European stocks were muted Friday morning following upbeat economic data out of the U.S. and China, while a spike in U.S. coronavirus infections tempered optimism.

The pan-European Stoxx 600 hovered just below the flatline by mid-morning, with tech stocks adding 0.7% to lead gains while banks fell 1.2%.

European markets are struggling to capture the overnight momentum from Asia Pacific, where stocks advanced after a survey showed that China’s services sector grew at its fastest pace in over a decade in June, according to Reuters.

This followed a broad rally late on Thursday after U.S. nonfarm payrolls grew by a record 4.8 million in June, outstripping expectations of a 3 million rise. The U.S. Labor Department also revealed Thursday that initial jobless claims rose by a greater-than-expected 1.427 million last week, however.

Market focus remains attuned to news of a resurgence in coronavirus cases stateside, with a Reuters tally showing that the U.S. reported more than 55,000 new cases on Thursday, a global daily record. Top White House infectious disease expert Dr. Anthony Fauci cautioned Thursday that the virus may have mutated to become more infectious.

Back in Europe, German car sales plunged 40% in June to a 30-year low, according to German newspaper Tagesspiegel. Meanwhile, British factories are increasingly expecting to lay off workers, a survey from sector group Make U.K. showed Friday, with 46% of manufacturers expecting to make redundancies within the next six months, rising from 25% in May.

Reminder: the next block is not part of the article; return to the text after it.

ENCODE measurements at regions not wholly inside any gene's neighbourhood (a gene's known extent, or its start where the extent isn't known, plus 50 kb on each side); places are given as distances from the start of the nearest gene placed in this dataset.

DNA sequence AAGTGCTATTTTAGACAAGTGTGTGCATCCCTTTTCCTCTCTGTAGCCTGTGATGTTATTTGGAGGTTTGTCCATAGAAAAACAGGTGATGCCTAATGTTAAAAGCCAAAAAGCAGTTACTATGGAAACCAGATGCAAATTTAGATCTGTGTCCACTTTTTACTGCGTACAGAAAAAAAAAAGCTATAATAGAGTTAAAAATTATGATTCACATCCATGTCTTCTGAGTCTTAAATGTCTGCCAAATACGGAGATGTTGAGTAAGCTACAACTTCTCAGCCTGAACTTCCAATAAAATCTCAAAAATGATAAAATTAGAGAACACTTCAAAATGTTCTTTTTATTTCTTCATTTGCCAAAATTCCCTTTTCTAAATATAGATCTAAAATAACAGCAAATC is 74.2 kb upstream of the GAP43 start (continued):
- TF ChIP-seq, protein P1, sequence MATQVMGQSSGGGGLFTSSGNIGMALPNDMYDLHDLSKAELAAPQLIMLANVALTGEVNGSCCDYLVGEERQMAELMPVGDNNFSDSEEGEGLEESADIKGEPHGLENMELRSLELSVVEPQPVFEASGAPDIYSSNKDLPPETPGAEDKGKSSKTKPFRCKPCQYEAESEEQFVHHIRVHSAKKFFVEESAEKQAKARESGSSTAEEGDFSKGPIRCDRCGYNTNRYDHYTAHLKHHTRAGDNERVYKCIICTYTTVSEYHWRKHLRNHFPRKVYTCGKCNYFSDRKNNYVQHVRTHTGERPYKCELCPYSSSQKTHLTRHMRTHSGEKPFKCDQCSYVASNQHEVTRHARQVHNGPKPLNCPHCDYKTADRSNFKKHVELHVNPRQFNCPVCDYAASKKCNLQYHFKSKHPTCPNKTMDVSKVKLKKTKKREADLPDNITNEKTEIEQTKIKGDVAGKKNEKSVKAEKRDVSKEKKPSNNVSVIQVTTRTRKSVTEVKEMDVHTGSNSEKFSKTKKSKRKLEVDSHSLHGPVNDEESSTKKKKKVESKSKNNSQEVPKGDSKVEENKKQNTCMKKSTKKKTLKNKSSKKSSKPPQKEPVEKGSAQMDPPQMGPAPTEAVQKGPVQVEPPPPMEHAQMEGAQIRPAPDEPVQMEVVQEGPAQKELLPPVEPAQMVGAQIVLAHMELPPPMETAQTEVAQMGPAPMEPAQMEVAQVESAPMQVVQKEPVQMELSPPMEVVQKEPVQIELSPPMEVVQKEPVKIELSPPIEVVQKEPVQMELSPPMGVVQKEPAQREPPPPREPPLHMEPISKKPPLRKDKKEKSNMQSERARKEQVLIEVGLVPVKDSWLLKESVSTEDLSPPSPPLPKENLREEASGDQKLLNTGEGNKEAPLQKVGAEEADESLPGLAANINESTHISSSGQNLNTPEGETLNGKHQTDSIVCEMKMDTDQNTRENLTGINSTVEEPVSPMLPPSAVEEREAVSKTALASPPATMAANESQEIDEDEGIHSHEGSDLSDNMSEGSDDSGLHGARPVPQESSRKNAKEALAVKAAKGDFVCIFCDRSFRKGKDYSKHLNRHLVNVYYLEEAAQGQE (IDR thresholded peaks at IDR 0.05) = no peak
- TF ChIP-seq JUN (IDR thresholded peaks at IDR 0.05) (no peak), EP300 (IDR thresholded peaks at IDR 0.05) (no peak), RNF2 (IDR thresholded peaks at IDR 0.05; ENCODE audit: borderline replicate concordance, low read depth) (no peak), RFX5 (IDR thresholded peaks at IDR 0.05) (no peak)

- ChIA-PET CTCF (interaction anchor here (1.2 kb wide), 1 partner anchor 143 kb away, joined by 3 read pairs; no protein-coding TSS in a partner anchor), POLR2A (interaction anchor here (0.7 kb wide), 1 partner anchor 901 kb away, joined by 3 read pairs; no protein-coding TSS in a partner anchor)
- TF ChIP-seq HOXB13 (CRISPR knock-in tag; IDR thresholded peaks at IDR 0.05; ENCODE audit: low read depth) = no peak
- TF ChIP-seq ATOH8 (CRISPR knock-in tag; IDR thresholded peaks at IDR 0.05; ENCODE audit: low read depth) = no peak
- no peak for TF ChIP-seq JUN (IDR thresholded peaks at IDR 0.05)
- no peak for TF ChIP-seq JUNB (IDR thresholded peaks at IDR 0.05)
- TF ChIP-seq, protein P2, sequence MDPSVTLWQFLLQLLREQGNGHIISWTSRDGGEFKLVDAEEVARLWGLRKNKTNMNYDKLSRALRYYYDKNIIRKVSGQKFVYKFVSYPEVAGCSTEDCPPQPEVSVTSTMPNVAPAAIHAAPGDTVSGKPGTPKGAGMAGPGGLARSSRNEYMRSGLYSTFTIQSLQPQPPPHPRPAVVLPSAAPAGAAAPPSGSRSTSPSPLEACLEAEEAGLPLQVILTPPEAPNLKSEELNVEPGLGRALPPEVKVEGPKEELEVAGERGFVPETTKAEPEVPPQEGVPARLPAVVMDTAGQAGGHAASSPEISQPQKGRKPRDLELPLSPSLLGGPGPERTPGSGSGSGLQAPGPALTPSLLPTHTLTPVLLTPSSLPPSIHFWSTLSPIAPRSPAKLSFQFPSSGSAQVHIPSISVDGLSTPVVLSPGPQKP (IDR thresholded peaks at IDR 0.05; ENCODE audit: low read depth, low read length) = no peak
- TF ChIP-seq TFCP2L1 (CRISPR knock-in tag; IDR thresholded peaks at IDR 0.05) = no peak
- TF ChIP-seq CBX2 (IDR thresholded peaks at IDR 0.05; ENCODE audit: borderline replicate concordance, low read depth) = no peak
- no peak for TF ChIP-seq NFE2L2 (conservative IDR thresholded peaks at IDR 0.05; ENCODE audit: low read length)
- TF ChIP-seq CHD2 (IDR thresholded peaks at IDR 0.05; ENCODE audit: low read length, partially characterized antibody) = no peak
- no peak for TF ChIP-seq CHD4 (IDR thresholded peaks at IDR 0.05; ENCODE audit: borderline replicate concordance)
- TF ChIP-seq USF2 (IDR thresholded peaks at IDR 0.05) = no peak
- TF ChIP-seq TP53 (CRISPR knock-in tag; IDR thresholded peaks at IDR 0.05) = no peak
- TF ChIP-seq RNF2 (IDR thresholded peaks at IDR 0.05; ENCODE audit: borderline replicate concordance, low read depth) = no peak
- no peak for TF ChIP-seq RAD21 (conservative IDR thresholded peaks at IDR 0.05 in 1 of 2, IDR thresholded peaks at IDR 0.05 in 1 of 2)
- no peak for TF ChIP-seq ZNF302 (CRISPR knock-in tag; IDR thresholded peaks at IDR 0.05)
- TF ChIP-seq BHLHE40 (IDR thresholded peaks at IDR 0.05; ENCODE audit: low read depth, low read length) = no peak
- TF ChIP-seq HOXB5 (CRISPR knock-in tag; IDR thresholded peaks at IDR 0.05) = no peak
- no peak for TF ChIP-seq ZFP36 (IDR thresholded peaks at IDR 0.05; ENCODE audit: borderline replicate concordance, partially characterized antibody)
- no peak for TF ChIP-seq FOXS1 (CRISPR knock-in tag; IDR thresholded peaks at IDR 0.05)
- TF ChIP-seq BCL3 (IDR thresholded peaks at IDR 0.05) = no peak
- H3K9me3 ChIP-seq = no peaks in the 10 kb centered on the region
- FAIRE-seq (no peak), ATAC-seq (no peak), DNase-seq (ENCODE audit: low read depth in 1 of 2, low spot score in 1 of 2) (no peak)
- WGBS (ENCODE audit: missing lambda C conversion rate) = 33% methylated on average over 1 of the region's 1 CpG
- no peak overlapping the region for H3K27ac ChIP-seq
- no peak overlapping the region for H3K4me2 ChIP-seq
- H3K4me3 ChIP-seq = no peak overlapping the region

Final IHS Markit services and composite PMI (purchasing managers’ index) readings Friday confirmed that the slump in business activity caused by the coronavirus pandemic eased in June as countries began to reopen their economies. The composite reading came in at 48.5 in June, a sharp rise from May’s 31.9 and close to the 50 mark, which separates expansion from contraction.

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In terms of individual share price action, Germany’s Delivery Hero climbed 5.4% in early trade, exceeded only by a 6% gain for Norwegian real estate company Samhällsbyggnadsbolaget.

At the bottom of the European blue chip index, Spain’s Banco de Sabadell fell 3.4%.